4. Failure to menstruate at puberty. Boys: At birth, a newborn boy with CAH may appear normal.

However, as the boy gets older, he will develop symptoms of masculinization even before reaching puberty:

  1. Early development of well-developed masculine characteristics.
  2. Enlarged penis.
  3. Small testes.
  4. Early appearance of pubic and armpit hair.
  5. Enlarged musculature.

Possible Causes

CAH is an autosomal recessive inherited disorder, which means that children develop this disorder only if they receive 2 abnormal copies of a gene, one from each parent. In about 90% of cases of CAH, the problem arises from a defect in an enzyme called 21-hydroxylase, which is made by a gene located on chromosome 6. Without this enzyme, the adrenal glands are not able to produce sufficient amounts of cortisol and aldosterone. Reduced levels of these cause the body to start overproducing androgens, or male sex hormones. The high levels of male sex hormones cause early masculinization in both boys and girls.


In order to diagnose CAH, your child’s doctor will take a blood sample in order to test for the levels of aldosterone and cortisol in the blood. Children with CAH have decreased levels of these hormones in their body. In addition, the doctor may want to determine the level of a steroid called 17-OH progesterone. 17-OH progesterone is a molecule used by the body to make aldosterone and cortisol; when those hormones are not produced, 17-OH progesterone will build-up and become elevated in the blood. In some states, newborns are given a screening test for CAH while they are still in the hospital. Molecular genetic testing is available and can detect over 90% of mutations in the gene causing CAH. Prenatal testing is also currently available.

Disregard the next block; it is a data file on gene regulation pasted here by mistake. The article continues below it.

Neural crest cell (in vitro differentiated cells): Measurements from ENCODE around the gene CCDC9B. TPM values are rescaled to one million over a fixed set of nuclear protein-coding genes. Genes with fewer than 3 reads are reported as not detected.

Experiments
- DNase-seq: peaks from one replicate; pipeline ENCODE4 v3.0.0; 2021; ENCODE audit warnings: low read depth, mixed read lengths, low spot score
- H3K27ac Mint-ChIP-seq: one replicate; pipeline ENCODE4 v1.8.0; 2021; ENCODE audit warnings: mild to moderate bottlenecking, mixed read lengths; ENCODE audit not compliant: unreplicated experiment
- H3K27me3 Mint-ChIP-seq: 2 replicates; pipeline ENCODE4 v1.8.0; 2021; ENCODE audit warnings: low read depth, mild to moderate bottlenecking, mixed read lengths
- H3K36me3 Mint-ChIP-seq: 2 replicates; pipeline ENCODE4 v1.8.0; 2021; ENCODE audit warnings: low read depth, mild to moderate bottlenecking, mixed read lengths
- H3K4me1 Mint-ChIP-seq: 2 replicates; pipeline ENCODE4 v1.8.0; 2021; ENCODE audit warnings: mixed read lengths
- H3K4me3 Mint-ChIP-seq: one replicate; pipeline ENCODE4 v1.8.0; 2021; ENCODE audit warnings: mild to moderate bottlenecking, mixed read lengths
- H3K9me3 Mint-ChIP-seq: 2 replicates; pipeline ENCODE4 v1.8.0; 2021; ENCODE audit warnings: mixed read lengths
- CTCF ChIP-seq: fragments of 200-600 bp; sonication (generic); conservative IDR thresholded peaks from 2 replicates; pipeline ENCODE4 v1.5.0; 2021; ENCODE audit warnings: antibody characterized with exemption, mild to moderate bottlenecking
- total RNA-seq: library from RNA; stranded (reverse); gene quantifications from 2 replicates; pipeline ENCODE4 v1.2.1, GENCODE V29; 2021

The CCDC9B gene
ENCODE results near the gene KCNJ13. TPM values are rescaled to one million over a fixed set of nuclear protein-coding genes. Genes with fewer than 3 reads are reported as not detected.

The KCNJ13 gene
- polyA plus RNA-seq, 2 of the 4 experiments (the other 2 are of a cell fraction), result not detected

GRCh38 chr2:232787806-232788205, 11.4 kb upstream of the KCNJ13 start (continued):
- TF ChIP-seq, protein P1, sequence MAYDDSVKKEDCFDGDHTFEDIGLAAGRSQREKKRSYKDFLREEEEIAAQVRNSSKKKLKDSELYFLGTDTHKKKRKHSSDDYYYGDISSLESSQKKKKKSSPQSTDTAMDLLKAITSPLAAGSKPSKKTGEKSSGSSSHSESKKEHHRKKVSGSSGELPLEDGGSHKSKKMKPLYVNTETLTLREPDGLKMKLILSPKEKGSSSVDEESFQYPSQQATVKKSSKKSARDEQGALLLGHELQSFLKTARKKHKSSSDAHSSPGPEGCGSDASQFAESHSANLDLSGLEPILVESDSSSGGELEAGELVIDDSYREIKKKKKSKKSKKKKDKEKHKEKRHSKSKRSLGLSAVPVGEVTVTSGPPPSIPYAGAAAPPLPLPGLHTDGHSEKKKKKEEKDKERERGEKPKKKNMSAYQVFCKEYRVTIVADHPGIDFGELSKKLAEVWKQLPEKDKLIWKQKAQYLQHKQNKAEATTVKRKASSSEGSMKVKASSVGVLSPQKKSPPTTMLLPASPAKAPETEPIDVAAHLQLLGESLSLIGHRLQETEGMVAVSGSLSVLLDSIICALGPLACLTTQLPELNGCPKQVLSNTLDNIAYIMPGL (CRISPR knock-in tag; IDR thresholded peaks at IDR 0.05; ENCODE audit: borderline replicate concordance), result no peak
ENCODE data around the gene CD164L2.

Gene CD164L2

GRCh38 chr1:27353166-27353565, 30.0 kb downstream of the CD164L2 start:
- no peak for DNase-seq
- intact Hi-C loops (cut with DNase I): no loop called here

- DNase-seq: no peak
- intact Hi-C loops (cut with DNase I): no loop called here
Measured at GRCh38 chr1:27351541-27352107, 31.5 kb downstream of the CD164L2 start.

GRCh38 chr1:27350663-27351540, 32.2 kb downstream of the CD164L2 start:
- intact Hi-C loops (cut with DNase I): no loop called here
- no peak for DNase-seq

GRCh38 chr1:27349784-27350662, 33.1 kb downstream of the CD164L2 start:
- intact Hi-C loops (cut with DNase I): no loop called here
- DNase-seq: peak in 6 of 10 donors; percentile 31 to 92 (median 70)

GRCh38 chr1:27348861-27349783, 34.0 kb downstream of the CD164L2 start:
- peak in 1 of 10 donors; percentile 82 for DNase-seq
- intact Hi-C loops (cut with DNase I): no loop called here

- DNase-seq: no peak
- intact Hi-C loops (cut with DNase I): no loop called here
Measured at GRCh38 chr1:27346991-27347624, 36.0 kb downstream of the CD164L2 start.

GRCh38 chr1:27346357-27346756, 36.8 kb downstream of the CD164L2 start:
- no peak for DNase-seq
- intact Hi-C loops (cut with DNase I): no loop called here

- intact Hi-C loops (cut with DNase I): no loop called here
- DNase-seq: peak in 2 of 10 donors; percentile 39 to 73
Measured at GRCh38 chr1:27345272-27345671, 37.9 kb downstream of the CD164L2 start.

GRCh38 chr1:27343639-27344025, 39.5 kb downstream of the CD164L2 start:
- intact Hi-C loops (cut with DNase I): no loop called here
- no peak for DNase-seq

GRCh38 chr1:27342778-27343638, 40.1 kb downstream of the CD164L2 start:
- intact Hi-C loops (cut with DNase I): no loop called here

Treatment is aimed at bringing the hormone levels back to normal. To do so, children are given daily doses of cortisol, such as hydrocortisone, fludrocortisone, or dexamethasone. These medications must be continued for life. For children with ambiguous genitalia, a genetic analysis called karyotyping can be performed to determine if they are male or female. For females with masculine external genitalia, reconstructive surgery can usually be done to correct for the abnormalities.